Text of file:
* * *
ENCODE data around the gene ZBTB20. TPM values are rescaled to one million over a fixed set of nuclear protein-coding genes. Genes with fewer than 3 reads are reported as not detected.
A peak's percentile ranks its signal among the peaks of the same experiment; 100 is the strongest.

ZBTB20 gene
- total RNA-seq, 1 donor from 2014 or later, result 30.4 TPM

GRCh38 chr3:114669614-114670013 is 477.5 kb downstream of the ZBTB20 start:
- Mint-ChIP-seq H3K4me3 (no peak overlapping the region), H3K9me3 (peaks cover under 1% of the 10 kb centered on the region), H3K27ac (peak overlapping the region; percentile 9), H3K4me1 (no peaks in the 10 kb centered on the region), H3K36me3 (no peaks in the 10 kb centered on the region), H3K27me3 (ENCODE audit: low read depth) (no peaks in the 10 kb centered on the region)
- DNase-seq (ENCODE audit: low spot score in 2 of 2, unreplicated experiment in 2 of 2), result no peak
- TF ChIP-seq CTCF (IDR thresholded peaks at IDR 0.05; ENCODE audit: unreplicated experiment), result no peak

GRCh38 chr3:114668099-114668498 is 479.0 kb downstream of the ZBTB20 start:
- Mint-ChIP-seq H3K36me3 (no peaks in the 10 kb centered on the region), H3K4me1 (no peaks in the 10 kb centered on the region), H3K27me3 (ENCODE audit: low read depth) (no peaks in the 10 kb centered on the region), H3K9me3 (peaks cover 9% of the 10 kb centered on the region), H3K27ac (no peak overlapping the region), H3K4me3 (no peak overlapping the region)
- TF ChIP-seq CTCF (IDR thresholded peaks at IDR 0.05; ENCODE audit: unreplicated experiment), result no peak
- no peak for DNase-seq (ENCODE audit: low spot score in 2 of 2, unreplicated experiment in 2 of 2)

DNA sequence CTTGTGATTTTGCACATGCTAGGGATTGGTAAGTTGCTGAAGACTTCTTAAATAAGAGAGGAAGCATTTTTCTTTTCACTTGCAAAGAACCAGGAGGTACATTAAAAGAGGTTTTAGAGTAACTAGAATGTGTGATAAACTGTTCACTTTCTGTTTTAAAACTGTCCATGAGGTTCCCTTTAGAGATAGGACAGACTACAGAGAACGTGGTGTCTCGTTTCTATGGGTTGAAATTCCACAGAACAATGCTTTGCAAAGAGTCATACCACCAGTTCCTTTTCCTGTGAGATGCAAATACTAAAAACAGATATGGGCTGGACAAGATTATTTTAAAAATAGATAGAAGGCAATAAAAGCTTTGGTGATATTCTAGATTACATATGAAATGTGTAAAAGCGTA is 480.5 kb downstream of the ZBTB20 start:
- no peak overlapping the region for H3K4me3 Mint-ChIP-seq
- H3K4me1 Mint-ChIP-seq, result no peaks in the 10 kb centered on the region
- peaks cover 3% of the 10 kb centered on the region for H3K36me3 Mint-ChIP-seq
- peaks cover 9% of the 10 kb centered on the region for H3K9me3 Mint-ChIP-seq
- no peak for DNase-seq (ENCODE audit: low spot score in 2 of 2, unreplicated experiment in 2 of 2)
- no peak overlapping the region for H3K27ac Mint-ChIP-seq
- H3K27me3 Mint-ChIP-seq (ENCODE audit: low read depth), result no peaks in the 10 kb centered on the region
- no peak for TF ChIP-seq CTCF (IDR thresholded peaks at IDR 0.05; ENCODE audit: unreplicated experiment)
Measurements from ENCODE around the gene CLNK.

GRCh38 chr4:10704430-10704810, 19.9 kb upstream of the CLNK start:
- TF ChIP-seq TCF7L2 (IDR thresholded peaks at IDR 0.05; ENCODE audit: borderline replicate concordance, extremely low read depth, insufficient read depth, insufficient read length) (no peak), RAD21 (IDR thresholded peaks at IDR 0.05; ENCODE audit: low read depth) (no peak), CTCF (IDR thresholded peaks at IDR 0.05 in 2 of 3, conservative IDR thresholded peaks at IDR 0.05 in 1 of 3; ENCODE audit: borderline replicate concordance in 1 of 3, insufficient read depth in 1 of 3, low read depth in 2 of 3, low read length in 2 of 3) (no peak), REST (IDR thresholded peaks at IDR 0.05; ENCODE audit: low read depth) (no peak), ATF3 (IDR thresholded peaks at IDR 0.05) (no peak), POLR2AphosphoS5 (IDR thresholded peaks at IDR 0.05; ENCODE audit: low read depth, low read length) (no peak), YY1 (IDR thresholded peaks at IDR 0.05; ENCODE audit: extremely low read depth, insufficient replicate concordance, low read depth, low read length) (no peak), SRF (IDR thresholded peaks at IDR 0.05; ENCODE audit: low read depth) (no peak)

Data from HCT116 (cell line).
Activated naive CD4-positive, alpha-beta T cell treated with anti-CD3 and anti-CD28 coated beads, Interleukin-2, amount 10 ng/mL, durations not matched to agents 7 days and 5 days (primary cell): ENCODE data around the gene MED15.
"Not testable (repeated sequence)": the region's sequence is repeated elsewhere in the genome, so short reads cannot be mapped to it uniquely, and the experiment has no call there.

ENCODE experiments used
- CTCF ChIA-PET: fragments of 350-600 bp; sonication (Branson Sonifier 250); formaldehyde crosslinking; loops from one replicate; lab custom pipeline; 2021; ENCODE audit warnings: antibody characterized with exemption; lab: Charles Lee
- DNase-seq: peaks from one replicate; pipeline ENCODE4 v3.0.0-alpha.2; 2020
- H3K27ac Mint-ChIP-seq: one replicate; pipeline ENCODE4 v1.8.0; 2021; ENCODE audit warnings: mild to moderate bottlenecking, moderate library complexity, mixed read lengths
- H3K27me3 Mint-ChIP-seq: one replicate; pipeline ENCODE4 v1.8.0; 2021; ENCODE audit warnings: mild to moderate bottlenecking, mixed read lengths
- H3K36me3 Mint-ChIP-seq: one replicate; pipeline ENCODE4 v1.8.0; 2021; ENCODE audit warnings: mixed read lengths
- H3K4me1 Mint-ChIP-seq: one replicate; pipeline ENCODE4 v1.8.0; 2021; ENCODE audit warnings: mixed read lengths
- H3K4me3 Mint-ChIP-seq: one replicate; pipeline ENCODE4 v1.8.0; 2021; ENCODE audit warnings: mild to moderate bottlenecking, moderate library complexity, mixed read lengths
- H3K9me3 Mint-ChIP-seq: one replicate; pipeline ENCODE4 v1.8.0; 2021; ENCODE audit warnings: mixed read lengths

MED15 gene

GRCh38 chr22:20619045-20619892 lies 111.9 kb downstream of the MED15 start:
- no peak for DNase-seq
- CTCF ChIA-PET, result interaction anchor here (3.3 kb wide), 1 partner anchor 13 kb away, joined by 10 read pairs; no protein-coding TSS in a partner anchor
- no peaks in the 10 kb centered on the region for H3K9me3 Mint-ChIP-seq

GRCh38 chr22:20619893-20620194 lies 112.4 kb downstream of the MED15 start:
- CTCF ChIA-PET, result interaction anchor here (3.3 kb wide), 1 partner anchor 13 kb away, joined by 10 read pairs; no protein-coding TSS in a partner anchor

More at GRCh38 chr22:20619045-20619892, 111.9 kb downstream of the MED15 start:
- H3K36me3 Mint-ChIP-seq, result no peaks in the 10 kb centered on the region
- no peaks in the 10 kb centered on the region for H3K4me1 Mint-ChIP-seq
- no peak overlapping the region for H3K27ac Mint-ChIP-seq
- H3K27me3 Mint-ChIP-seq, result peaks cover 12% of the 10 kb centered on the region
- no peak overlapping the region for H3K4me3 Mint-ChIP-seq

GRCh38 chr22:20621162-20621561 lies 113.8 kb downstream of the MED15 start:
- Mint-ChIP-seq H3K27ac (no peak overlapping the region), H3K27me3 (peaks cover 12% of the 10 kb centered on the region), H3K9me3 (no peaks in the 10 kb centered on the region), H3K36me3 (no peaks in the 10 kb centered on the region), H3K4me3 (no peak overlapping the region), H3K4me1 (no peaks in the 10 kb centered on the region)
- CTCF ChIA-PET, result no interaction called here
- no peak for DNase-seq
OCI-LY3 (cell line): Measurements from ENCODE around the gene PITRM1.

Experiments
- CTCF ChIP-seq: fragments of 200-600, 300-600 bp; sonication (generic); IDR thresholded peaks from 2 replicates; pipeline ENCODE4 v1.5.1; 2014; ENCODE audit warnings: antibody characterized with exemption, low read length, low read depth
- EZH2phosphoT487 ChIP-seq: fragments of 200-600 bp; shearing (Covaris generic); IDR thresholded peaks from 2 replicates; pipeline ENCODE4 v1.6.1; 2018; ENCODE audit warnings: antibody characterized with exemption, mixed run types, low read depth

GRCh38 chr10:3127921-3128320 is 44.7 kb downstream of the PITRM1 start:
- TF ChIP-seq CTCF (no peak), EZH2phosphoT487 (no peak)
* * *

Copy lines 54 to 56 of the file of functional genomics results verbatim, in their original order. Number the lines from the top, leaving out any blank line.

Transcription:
OCI-LY3 (cell line): Measurements from ENCODE around the gene PITRM1.

Experiments
- CTCF ChIP-seq: fragments of 200-600, 300-600 bp; sonication (generic); IDR thresholded peaks from 2 replicates; pipeline ENCODE4 v1.5.1; 2014; ENCODE audit warnings: antibody characterized with exemption, low read length, low read depth